Trench Leadership

Close to a battlefield over 200 years ago, a man in civilian clothes rode upon a small group of exhausted, battle-weary soldiers digging an obviously important defensive position.  The section leader, making no effort to help, was shouting orders and threatening punishment if the work was not completed within the hour.

“What are you doing?” asked the stranger on horseback.  “I am in charge of leading these men.  We must fortify this position — the orders came directly from the top!” said the section leader.

“So, why aren’t you helping them?” inquired the rider.  “I’m the ranking officer here — these are my men,” the officer shot back indignantly, adding, “You can help them yourself if you feel so strongly about it!”

To his great surprise, the stranger dismounted his horse, removed his jacket, jumped into the trench along with the other men, and helped until the job was finished.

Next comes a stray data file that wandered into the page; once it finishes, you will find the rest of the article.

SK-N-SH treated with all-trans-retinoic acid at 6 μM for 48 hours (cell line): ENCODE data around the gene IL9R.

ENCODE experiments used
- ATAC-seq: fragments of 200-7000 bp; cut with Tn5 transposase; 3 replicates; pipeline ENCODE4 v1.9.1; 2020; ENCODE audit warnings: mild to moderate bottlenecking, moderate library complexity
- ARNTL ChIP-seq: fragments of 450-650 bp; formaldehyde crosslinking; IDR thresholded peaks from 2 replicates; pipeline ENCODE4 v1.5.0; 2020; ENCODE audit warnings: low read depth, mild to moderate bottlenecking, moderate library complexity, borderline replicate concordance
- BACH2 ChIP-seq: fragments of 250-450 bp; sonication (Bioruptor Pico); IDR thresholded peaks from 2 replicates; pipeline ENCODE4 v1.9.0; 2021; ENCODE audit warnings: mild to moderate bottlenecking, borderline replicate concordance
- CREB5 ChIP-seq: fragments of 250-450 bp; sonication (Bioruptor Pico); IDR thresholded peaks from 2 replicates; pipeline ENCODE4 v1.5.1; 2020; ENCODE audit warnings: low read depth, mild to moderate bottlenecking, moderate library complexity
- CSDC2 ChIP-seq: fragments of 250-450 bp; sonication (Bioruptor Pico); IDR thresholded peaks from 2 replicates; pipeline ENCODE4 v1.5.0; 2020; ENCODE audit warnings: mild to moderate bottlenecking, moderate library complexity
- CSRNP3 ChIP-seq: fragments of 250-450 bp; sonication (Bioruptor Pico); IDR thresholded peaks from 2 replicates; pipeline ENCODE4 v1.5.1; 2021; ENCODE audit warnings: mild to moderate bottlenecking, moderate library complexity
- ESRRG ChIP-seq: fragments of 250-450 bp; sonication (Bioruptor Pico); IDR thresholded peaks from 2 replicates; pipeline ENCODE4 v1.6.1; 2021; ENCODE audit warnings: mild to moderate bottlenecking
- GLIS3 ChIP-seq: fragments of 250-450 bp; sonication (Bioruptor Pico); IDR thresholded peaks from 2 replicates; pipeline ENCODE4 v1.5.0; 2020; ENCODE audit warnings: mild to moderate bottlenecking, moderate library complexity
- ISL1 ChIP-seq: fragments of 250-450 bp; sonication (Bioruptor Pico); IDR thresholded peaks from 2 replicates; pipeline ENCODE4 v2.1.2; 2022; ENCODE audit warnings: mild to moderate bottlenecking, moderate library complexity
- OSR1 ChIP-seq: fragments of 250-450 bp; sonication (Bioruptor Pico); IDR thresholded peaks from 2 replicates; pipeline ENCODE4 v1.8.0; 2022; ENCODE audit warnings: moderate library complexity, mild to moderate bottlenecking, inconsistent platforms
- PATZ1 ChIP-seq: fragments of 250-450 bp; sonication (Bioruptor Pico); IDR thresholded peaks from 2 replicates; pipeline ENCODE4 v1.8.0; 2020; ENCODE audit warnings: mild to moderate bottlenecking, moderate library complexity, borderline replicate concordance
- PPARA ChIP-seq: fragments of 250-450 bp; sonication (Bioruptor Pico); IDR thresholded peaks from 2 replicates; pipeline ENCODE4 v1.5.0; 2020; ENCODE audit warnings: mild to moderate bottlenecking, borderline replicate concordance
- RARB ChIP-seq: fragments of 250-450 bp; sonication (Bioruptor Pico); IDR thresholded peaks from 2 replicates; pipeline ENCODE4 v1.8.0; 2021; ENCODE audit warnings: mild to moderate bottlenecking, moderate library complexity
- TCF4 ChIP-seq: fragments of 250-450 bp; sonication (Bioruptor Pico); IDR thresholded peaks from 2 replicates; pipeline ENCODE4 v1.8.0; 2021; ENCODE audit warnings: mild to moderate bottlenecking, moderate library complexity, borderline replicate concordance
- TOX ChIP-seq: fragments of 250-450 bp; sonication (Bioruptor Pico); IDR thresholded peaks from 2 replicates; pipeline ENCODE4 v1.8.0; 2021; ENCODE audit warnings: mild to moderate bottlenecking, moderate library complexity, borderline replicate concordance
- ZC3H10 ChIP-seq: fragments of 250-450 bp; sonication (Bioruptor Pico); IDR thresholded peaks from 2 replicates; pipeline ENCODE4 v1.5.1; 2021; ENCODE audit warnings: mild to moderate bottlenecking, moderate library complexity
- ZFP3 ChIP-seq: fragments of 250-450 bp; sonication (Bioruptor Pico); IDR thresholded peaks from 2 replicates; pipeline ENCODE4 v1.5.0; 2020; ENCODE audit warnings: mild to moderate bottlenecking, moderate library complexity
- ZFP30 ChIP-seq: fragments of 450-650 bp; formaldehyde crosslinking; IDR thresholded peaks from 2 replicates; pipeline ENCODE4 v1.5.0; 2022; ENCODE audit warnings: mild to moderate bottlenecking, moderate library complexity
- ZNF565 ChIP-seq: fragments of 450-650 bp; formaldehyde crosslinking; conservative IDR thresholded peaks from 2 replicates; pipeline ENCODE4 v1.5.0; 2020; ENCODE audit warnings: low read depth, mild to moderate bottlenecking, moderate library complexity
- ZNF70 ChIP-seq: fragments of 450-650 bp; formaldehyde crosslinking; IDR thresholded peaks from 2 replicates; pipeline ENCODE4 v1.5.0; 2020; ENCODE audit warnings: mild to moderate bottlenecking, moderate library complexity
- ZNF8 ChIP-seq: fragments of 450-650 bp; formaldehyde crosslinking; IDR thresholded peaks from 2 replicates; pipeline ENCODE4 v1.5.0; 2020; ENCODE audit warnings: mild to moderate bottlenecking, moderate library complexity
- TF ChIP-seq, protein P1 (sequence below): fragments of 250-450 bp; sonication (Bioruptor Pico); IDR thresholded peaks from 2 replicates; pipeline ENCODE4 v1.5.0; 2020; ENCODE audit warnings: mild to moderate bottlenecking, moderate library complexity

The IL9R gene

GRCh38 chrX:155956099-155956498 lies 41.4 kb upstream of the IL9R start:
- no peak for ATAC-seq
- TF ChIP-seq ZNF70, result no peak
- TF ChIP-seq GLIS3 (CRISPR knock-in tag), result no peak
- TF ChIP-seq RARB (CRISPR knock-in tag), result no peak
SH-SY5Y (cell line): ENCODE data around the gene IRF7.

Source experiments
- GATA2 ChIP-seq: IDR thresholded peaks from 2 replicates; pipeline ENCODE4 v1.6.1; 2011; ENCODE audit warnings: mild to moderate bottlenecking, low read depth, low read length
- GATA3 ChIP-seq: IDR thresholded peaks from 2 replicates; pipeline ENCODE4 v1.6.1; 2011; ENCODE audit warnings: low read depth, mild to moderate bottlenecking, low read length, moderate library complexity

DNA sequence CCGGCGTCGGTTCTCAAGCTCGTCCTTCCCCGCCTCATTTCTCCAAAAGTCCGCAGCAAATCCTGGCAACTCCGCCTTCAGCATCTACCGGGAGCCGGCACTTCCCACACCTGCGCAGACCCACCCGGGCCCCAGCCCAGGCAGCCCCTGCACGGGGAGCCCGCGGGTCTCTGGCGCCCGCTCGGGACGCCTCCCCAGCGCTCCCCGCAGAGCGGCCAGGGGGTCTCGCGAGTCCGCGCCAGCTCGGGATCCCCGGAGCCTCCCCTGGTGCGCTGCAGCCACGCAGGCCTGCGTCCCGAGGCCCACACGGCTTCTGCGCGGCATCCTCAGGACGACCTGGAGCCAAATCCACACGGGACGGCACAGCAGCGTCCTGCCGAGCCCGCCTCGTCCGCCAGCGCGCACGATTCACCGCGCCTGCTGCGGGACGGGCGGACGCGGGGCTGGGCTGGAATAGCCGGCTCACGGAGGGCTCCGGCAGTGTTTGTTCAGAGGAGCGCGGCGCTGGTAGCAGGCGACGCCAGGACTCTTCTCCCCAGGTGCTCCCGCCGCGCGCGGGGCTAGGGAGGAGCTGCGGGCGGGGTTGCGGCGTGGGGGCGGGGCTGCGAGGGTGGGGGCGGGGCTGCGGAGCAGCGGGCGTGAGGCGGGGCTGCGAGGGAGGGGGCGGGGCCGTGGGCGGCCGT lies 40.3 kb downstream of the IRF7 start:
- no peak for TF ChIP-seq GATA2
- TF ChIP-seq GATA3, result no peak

Before the stranger climbed out of the trench, he walked down the line to congratulate each of the men for their success, thanked them for their hard work, and then approached the section leader, “You should notify higher command the next time your rank prevents you from supporting your men, and I will happily provide a more permanent solution.”

As the officer began to mutter a snappy retort, he found himself standing face to face with the stranger – who turned out to be General George Washington.  Today, we know him as the Founding Father and First President of America.

Often, it is the abundance of trench leadership that makes an organization stand out.  For blessed are such institutions that are brimming with hands-on bosses.  Wherever the mid-managers “dig-in” and work shoulder to shoulder alongside their teams, fortification in tough times is a natural outcome.

Adapted, Hands-on, Leader


  1. Great writing style, getting better with time like old wine

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Trench Leadership